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Lakes Health

Lake Level Monitoring

Monitoring Objectives

The objective is to monitor statewide lake-levels over time to address growing concern for health of aquatic life in surface waters due to drought, changing climate, and groundwater withdrawals. Record low water levels in some areas of the state affect both the health of aquatic life and designated use of lakes. As water levels decline, critical littoral habitat for fish and aquatic life is stranded above water in lakes. In some lakes, low water levels have left piers hundreds of feet from shore and rendered boat landings unusable. Although long-term water level records exist, current monitoring efforts are disjointed and do not cover all areas of the state.

Monitoring Design

In 2015, WDNR added lake level monitoring to the Citizen Lake Monitoring Network. Professionals (e.g., county surveyors) survey and install staff gages to lakes shortly after ice-out in spring and then survey and remove staff gages in late fall. Citizen volunteers record and report lake levels preferably weekly, but at least monthly. Seventeen lakes began monitoring water levels in summer 2015 as a pilot (Figure 18), and WDNR plans to expand the program. Lakes were prioritized for lake level monitoring based on the following criteria: 1. seepage lakes, 2. regions with little to no existing lake level monitoring data, 3. regions vulnerable to groundwater withdrawal (deep layers of sand and gravel), and 4. lakes monitored by volunteers or WDNR for other parameters. Lake levels have been monitored separately by a variety of entities, including: Citizen Lake Monitoring Network (CLMN), University of Wisconsin (UW) Long Term Ecological Research Program, United States Geological Survey (USGS), USGS index lakes (seepage lakes chosen to represent different regions of the state), county-led projects in the Central Sands area, and monitoring led by the North Lakeland Discovery Center in Vilas County.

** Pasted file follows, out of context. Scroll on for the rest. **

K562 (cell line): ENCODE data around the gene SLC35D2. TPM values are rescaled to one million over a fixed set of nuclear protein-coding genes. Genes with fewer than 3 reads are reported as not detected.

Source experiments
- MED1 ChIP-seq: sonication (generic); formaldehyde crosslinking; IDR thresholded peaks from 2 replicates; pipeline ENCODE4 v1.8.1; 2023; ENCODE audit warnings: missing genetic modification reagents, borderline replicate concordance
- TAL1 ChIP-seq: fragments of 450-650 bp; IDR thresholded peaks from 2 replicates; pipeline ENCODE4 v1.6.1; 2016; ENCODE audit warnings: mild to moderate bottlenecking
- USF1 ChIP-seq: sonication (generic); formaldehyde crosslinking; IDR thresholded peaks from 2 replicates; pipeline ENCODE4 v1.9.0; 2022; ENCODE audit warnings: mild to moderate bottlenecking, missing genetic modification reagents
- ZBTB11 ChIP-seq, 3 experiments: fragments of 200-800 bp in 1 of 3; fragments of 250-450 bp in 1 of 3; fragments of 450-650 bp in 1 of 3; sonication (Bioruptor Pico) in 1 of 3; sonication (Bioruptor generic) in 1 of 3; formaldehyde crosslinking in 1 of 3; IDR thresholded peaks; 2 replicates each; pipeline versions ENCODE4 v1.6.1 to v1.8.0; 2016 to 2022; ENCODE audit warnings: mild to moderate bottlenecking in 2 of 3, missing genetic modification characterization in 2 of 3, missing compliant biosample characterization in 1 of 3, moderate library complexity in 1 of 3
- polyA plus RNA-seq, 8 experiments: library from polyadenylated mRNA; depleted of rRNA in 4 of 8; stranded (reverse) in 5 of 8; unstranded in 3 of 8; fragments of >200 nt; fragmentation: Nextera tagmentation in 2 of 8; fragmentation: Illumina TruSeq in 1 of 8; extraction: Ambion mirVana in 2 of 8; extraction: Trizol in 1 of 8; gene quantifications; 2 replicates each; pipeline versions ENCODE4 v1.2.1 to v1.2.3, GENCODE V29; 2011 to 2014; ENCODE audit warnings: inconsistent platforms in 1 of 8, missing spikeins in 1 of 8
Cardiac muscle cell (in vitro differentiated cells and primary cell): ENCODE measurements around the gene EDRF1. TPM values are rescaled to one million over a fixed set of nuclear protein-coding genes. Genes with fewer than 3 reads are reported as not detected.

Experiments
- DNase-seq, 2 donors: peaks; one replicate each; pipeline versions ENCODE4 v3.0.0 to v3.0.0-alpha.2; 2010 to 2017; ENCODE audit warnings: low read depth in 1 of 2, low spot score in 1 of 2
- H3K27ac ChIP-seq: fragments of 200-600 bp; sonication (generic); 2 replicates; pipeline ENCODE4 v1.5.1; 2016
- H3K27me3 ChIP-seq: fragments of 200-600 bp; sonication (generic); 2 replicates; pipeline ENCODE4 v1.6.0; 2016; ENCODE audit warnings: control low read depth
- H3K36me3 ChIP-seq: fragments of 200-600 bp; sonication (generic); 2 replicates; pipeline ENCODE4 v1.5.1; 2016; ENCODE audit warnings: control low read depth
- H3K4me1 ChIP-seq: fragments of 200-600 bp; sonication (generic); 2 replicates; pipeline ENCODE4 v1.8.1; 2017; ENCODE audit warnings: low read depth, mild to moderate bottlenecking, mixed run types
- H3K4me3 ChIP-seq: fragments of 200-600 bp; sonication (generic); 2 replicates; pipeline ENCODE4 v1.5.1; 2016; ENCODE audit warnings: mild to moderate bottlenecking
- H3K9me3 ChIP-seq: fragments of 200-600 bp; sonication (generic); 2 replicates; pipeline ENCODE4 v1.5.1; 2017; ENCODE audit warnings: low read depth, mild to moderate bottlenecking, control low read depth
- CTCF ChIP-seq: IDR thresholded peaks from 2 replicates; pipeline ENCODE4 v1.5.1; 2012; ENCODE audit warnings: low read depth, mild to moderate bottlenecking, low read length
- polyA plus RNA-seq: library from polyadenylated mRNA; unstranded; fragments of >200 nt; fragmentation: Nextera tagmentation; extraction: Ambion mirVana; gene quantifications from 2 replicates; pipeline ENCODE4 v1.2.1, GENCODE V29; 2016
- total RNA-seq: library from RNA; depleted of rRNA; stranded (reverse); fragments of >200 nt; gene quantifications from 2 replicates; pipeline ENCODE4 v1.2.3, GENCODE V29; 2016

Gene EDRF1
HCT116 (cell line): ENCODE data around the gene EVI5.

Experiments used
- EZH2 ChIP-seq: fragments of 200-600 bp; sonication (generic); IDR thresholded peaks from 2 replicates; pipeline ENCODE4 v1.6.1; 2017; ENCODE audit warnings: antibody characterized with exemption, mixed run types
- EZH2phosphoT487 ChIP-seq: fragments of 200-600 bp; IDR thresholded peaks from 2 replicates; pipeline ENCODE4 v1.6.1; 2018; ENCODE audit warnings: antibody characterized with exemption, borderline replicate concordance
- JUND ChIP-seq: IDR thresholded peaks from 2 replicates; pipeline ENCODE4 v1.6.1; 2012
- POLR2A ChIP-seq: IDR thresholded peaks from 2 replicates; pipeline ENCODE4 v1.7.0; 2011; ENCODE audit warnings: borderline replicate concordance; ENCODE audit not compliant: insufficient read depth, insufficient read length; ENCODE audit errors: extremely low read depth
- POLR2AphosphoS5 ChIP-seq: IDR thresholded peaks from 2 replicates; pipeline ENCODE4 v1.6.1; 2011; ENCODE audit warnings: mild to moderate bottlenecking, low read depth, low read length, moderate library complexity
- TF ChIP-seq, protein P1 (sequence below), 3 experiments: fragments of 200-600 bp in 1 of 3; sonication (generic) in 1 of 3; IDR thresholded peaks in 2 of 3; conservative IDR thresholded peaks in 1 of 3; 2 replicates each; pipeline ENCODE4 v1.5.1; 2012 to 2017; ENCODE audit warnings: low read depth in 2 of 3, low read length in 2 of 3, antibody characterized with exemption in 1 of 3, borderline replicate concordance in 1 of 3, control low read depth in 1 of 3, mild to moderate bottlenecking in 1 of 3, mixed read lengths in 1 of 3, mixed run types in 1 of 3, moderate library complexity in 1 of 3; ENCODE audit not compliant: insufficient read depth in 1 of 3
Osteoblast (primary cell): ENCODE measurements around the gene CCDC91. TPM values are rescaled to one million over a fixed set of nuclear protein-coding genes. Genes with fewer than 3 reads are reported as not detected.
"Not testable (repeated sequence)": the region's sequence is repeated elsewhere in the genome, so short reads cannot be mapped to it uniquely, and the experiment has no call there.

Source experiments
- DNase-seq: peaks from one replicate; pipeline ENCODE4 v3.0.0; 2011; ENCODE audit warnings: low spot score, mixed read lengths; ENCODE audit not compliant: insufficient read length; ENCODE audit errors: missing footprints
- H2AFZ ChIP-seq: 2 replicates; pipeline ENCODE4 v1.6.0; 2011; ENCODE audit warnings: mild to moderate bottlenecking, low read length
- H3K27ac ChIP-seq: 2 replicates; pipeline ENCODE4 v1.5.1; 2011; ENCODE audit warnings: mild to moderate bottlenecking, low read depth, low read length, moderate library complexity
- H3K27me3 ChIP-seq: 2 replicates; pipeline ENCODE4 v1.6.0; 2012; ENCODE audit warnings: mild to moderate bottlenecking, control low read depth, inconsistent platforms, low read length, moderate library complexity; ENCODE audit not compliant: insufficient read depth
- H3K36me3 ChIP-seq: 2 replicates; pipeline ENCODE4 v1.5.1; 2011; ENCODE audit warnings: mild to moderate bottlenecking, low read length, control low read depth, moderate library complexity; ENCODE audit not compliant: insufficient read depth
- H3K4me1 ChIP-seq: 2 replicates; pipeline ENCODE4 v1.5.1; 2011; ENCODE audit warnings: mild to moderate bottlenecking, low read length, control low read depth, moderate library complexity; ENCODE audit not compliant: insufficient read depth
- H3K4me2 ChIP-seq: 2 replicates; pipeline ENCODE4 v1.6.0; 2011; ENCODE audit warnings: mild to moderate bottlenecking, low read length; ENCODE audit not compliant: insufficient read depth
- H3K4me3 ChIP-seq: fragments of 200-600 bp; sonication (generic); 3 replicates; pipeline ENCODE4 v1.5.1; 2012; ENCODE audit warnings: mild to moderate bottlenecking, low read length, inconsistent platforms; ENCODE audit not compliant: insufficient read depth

Water Quality Indicators

The sole indicator is the water level reading from the staff gage.

Quality Assurance

All staff gages will be surveyed to at least three reference marks and tied to a datum. This ensures that the data record may continue long into the future even if all reference marks are lost. Water level readings from the staff gage will be converted to feet above sea level to ensure that data are comparable between years. Other elements of the quality assurance plan include:

     Minimum concordance measures when surveying in the staff gages
     Repeat staff gage surveys on 10% of lakes by a qualified WDNR staff member
     Verification of citizen-reported water level data
     Trainings for surveying and installing staff gages
     Trainings for reading water levels on staff gages
     Data analysis in SWIMS

Data Management

Metadata and water level data will be documented in SWIMS. Metadata will include survey information, GPS locations and datum of reference marks, contact information for surveyors and volunteers, maps, and calculations to convert to feet above sea level. Water level data will be entered into SWIMS by volunteers or by regional coordinators. One challenge will be automating the conversion of raw water level readings to standardized feet above sea level.

Reporting

Water level graphs will be added to the individual lakes pages, and a WDNR water level monitoring webpage will be created. We will also tie our data into a webpage hosted by UW-Madison that graphs and maps lake level data collected by all entities (https://lter.limnology.wisc.edu/lakeinfo/lake-levels-WI).

Programmatic Evaluation

The first program evaluation will be in spring of 2016.

Last revised:

Wednesday May 31 2017